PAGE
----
We concluded our ACT 3 Biblical Forum today in Carol Stream. It was a wonderful time for many of us to sit under the teaching of Norman Shepherd. Rev. Shepherd, for those who do not know him at all, was a professor at Westminster Seminary in Philadelphia and in the late 1970s came under fire for teaching that the faith by which we are brought into union with Christ in salvation, i.e., the faith that brings justification in the present and at the final judgment, is vital, living, penitent, obeying faith. Shepherd also challenged two other ideas that are held by some Reformed thinkers, though surely not all by a long shot. First, he believes that the is no "covenant of works" made with Adam in the creation by which Adam could have merited his salvation if he had obeyed God. Second, Shepherd believes that we are imputed the righteousness of Christ as forgiveness and pardon but we are not imputed his active obedience, which is an idea that follows the "covenant of works" notion. This second idea says that we are saved by the merit of Christ’s active obedience given to us thus we are, as odd as it sounds at first, truly saved by works, the works of Christ done in our place. Shepherd believes, as I do, that what is imputed to us is not merit at all. We are not saved by merit and this notion is not a biblical one at all. It comes from the period before the Reformation and came to prominence, especially in Holland, after the death of the earliest Reformers as Reformed theology became more and more scholastic.

Several very small and conservative Reformed denominations have drafted statements calling Rev. Shepherd’s teaching heresy. As I listened to Norm teach this weekend, and then heard him answer question after question faithfully, I was struck once again at how clearly biblical his theology of salvation is. It is so easy to put a label on someone’s ideas and then refuse to actually hear them and really deal with what they teach. By this kind of attack on Shepherd many wonderful people in the churches are confused and do not understand what is actually being taught in many cases. A DVD set, as well as an MP3 audio CD, will be available of this wonderful three-day event in a few weeks. If you would like to hear a master teacher explain the teaching of the Word of God on justification and true faith I encourage you to listen to this biblical series. It was the most concise, consistent and well-laid out explanation of Norman Shepherd’s teaching, by Norman Shepherd and not his critics, that he has ever given in one place.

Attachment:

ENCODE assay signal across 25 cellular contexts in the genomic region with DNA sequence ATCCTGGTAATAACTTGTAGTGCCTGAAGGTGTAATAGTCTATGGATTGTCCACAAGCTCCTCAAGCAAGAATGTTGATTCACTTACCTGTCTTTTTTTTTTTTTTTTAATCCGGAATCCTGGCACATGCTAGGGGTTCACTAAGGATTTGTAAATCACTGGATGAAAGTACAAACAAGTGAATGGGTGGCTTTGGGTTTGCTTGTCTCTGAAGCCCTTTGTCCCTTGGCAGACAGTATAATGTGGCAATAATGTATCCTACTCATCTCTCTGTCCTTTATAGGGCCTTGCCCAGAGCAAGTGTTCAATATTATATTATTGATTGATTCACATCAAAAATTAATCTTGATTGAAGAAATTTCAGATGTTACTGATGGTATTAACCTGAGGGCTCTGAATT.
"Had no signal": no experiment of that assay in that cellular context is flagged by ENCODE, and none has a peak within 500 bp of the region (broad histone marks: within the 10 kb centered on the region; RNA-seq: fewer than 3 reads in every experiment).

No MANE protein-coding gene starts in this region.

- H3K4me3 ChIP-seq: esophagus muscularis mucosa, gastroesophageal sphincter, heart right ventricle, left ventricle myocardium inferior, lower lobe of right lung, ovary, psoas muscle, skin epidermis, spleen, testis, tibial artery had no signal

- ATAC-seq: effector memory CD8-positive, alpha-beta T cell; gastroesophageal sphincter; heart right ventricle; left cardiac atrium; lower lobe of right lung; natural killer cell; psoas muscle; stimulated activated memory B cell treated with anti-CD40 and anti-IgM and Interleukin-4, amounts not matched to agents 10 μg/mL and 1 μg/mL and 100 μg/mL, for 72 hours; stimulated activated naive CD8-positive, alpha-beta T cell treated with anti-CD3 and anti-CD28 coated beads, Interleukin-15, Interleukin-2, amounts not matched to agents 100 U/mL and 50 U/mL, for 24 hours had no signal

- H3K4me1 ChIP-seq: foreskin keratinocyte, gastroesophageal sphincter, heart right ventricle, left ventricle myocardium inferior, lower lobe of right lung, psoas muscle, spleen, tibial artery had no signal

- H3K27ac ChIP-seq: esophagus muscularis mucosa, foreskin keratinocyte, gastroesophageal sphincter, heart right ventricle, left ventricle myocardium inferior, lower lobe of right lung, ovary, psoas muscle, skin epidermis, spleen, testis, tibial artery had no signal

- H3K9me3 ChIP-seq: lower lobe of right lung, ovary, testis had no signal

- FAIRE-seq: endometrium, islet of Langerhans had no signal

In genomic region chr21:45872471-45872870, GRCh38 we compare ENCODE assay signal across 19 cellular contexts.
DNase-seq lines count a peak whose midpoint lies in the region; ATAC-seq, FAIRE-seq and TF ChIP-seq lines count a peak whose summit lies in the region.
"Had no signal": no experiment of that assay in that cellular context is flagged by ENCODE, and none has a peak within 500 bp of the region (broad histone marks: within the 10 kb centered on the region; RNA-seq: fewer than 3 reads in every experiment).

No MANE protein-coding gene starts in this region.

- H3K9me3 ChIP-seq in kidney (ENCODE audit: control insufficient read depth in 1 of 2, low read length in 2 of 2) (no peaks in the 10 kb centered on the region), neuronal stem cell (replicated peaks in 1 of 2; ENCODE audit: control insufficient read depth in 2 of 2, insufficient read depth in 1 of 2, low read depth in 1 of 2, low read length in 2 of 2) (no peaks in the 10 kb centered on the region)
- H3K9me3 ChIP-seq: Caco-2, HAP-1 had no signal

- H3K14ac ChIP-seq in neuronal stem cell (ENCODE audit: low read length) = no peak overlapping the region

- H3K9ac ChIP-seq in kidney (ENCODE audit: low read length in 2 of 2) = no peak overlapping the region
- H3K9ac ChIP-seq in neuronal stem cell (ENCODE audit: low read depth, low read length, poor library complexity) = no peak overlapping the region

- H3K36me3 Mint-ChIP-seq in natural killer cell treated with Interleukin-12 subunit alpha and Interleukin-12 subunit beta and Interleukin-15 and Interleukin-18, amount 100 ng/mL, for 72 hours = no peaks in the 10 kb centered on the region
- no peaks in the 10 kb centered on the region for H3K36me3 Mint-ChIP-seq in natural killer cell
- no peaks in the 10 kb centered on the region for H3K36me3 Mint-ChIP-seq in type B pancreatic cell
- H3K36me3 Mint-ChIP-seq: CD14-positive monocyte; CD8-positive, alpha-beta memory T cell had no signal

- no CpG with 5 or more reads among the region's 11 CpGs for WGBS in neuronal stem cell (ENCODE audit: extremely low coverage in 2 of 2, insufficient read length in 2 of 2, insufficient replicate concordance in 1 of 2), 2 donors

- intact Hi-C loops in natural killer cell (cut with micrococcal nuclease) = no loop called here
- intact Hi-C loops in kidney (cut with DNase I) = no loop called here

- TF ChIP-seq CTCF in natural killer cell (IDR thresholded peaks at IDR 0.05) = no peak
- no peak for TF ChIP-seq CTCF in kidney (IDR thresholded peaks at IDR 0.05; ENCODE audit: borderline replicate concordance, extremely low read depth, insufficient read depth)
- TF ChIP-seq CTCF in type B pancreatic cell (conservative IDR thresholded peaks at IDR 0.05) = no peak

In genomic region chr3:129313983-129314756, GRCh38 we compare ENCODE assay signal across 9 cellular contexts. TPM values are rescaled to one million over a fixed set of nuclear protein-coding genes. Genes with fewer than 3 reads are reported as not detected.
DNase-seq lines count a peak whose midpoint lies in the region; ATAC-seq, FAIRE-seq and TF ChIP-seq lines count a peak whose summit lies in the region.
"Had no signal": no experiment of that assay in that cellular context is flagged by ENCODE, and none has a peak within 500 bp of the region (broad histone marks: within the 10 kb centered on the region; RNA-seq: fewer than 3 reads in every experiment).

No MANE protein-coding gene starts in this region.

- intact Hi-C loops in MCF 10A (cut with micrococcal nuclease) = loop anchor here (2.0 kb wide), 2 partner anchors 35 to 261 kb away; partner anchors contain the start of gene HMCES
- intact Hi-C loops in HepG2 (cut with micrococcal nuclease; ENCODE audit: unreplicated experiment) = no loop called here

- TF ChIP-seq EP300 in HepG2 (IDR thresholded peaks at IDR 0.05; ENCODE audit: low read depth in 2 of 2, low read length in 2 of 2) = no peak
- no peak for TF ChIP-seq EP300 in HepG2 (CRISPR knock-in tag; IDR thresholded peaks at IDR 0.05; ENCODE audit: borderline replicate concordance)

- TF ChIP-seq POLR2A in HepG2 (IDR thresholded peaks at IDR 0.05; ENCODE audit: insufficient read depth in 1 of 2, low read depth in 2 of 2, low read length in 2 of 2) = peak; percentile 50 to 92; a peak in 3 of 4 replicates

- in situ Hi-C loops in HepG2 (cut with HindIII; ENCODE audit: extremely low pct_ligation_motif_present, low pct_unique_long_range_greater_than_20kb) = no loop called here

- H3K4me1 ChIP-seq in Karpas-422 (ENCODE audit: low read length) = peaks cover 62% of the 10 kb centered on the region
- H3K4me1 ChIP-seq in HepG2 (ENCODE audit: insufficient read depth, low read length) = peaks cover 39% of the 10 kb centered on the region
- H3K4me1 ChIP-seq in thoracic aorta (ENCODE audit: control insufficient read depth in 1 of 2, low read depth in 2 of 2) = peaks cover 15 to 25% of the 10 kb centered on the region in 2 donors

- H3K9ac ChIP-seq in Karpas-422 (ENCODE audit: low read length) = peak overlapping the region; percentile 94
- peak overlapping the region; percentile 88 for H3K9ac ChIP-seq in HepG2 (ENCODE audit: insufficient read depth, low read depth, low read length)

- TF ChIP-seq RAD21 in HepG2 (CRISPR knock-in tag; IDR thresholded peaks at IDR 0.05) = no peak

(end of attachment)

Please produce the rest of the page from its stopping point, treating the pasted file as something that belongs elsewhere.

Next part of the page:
There is room to disagree with Shepherd on several ideas but one thing became increasingly clear to me this week: Norman Shepherd is no heretic. And he is most definitely not teaching that we are justified by our own human works. He is a faithful and clear biblical teacher who ought to be heard by many more people. I found myself seeing my own thoughts come together much more clearly as Norm explained the Scripture by beginning with James 2:14-26. It was a thrilling weekend for many of us.